Does weed kill brain cells? It’s the age-old question that has polarized society, and each side has seemingly compelling arguments to back up its stance. It’s easy to find research results and ‘facts’ that support whichever side of the fence you’re on, but science now seemingly provides conclusive proof that marijuana does NOT kill brain cells. In fact, some studies suggest quite the opposite, with evidence that shows that marijuana may actually be beneficial to the brain in some ways.

In a study conducted by researchers at the University of Louisville neuroscience department (published in January 2015), it was revealed that there are no ‘statistically significant differences in the volume and shape of subcortical structures between people who used marijuana daily and those who did not use marijuana at all. Although the researchers did say that further studies in ‘well-controlled’ environments are necessary for the clarification of marijuana’s effects on the brain, there is no link between the volume or shape of subcortical structures and marijuana use.

Not a new revelation

This may be welcome news for some, but it isn’t exactly new. The University of Louisville study merely confirms the result of a 2003 study published in the journal of Cambridge University’s International Neuropsychological Society. The Cambridge study showed that marijuana does not have any adverse effects on brain cells, and has since been used to bolster pro-legalization efforts all over the United States.

These findings have received support from certain individuals in the medical and scientific sectors, including the U.S. Surgeon General. In February 2015, Dr. Vivek Murthy announced via CBSNews that preliminary data showed the usefulness of marijuana in the treatment of certain health conditions and their symptoms. For Dr. Murthy, the information culled from these studies can be used in support of future marijuana policies, and he expressed interest in the new findings that these results will help reveal.

There will always be opponents

does weed kill brain cellsOther authority figures have been known to lend their support to findings that may finally put an end to the question ‘does weed kill brain cells’. Nevertheless, there are those who continue to dispute these and similar other findings, utilizing outdated and erroneous data. Recently appointed U.S. Attorney General Loretta Lynch is one particularly vocal opponent of marijuana legalization, categorically stating that she does not support the legalization of marijuana. In quotes published by The Washington Times, Lynch also said that the Department of Justice’s current position does not support legalization, and that she would continue her opposition to legalization even after her position as attorney general was confirmed.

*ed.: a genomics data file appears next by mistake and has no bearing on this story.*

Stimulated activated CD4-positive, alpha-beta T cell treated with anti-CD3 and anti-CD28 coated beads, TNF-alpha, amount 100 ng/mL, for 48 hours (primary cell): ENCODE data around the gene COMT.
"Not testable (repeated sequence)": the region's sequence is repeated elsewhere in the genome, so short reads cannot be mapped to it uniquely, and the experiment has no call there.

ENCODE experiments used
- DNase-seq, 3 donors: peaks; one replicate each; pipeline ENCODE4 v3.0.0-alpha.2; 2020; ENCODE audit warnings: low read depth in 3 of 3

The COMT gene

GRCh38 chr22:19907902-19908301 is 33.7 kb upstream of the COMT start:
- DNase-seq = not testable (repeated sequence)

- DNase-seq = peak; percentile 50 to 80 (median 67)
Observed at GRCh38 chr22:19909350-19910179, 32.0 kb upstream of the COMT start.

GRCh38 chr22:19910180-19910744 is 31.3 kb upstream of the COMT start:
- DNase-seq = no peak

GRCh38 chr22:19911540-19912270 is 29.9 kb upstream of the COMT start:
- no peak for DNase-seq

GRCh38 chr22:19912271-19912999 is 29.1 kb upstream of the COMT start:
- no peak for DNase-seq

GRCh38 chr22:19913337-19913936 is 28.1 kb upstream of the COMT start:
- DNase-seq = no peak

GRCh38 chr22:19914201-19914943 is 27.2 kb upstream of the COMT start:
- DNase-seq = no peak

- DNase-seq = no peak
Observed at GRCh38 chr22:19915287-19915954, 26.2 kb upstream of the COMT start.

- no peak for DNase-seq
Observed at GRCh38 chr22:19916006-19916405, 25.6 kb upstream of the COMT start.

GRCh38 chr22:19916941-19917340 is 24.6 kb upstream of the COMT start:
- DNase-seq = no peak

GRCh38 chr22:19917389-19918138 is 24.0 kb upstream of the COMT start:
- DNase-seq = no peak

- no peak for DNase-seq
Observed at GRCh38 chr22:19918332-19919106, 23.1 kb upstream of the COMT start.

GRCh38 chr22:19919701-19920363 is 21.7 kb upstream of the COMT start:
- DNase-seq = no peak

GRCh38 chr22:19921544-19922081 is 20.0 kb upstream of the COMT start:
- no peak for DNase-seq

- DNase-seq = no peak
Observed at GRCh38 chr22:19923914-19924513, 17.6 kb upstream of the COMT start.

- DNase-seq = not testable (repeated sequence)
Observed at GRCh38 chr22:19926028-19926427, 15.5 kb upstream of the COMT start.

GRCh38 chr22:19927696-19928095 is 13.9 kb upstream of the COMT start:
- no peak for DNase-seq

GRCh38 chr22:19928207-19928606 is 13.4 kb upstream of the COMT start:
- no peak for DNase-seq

In a Journal of Neuroscience report published on January 28, it was stated that there is no evidence to support the widely-held belief that even long-term heavy marijuana use would result in brain damage. This study was undertaken in response to a previous study conducted by researchers at Northwestern University in which it was announced that marijuana use resulted in structural changes in the brain. This study has since been refuted due to the inability of scientists to replicate the supposed findings. With the lack of conclusive evidence that marijuana use causes brain damage, the question ‘does weed kill brain cells’ may soon be put to rest.

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Ben Walker writes for Stoner Things, covering the cannabis culture from a unique perspective. He doesn't just offer insights into the world of weed, but also provides hands-on reviews and tutorials for the latest products. With a decade of experience spanning cultivation and market trends, Ben advocates for informed and responsible cannabis use. His work goes beyond navigating the ever-changing cannabis landscape; it's about education and community development done right, coming from a place of knowledge and respect. If you want to stay up-to-date with cannabis trends and learn from an experienced guide, Ben's work is an invaluable resource.


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